Additional file 1: Table S1. of The effect of dietary resistant starch type 2 on the microbiota and markers of gut inflammation in rural Malawi children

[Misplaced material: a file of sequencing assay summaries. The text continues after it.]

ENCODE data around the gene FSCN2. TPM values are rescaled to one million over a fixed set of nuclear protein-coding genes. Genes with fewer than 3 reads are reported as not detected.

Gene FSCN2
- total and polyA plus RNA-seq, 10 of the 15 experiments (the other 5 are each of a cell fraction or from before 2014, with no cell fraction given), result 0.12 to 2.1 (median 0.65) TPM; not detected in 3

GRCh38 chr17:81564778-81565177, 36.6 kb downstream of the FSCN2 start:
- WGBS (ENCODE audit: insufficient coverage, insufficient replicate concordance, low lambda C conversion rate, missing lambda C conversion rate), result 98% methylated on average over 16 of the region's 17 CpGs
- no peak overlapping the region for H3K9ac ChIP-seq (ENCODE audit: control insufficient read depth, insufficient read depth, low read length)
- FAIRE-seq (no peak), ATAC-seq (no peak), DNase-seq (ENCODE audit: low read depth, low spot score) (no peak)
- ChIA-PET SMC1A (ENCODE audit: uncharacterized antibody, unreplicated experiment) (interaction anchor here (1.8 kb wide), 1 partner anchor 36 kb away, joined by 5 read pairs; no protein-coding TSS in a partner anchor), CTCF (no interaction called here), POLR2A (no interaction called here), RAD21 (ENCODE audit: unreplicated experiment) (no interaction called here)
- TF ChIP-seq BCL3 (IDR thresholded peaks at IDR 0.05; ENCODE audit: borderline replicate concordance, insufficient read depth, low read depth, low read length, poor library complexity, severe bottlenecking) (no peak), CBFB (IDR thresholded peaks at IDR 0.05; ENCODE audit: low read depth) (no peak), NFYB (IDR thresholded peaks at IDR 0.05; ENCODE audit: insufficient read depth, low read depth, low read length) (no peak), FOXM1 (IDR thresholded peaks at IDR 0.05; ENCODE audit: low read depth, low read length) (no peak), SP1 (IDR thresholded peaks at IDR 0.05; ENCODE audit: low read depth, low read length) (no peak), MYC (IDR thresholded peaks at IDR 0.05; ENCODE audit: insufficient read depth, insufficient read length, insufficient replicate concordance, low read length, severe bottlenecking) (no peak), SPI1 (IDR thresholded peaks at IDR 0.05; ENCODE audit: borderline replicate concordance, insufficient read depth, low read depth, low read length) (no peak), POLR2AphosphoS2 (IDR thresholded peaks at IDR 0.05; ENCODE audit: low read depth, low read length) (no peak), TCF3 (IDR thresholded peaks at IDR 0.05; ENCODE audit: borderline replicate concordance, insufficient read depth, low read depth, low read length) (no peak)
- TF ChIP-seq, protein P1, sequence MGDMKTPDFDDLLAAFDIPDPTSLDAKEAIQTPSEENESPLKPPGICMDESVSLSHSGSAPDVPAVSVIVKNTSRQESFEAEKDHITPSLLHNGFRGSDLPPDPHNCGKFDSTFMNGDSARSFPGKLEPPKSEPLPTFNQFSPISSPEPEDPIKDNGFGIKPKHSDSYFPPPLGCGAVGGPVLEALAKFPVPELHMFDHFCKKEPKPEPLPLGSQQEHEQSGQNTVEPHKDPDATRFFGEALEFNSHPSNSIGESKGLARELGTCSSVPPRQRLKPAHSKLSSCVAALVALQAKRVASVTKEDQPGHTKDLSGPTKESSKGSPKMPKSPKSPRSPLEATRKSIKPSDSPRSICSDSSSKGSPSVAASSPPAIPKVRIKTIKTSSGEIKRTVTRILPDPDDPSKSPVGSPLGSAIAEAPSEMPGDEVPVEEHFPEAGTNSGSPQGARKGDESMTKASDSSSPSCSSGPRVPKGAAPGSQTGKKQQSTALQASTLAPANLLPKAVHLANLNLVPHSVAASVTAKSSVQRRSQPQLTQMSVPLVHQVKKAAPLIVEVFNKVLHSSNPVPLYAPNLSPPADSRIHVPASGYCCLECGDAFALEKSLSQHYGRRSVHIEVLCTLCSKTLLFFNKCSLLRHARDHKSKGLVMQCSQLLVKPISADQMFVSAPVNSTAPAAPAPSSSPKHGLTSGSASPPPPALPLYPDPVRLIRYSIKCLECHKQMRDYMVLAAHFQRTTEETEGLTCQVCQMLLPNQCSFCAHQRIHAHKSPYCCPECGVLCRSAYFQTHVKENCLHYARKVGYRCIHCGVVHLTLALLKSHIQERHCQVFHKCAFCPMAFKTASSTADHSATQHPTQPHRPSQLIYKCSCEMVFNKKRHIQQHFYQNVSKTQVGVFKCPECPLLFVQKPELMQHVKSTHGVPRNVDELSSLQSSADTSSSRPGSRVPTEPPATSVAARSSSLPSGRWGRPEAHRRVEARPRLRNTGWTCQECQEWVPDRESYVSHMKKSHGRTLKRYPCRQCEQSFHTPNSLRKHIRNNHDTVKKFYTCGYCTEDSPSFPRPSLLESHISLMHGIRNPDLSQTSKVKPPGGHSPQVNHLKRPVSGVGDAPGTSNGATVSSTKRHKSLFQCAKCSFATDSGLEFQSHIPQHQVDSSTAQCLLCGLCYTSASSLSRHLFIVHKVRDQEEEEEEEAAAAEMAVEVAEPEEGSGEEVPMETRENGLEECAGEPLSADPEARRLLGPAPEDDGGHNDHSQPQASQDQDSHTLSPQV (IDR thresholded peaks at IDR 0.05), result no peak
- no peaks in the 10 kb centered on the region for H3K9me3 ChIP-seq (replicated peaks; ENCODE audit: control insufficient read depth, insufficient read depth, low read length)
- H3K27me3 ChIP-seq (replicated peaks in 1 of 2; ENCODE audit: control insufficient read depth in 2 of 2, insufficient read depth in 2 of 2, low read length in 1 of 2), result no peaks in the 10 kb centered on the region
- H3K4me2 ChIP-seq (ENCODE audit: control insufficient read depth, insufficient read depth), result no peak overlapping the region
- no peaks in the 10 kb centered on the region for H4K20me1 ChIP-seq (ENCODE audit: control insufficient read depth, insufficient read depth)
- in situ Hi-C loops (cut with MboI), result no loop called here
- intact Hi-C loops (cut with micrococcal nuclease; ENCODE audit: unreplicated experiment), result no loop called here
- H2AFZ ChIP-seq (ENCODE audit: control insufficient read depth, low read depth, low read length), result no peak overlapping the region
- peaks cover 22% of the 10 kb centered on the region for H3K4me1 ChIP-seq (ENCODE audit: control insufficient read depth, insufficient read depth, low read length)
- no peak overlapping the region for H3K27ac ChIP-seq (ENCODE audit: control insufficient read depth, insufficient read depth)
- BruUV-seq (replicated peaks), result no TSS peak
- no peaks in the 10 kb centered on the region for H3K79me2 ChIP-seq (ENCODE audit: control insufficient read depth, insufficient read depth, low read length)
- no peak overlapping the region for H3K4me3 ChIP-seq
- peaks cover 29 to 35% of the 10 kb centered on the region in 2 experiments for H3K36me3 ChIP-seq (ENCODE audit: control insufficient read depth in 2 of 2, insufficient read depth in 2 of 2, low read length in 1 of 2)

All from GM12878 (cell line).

Number of 16S rRNA and wide genome sequences generated per sample. This table shows the number of raw (unprocessed) reads and the number of reads remaining after analytical processing of 18 samples from children fed with the habitual diet and plus the addition of RS. Table S2 Comparison of the number of reads obtained by V1–V3 and V3–V5 sequencing. Figure S1 Venn diagram showing the degree of overlap for genera captured with the V1–V3 and V3–V5 regions. While the majority of taxa are captured by both sets of primers, the fact that a significant subset were captured by only one primer set made the use of both sets more valuable. Figure S2 LEfse rank plot of differentially abundant genes in gut microbiomes initial samples vs. final samples. LDA scores were given for different abundance of genes before (habitual diet: green) and after the resistant starch was added to the habitual diet (habitual diet + RS: red). Figure S3 Principal component analysis (PCA) plot showing the differential clustering of metabolites in fecal samples collected before (blue-habitual diet) and after (red-habitual diet plus RS) the diet supplementation with RS. Brown circles represent replicate analyses of the pooled quality control (QC) fecal samples. The tight clustering of these QC replicate analyses indicates the high reproducibility and low amount of drift associated with the GC/MS-based fecal metabolomic profiling analyses conducted over several hours while the individual fecal extracts are analyzed at the same time, under identical GC/MS conditions, and on the same GC/MS instrument.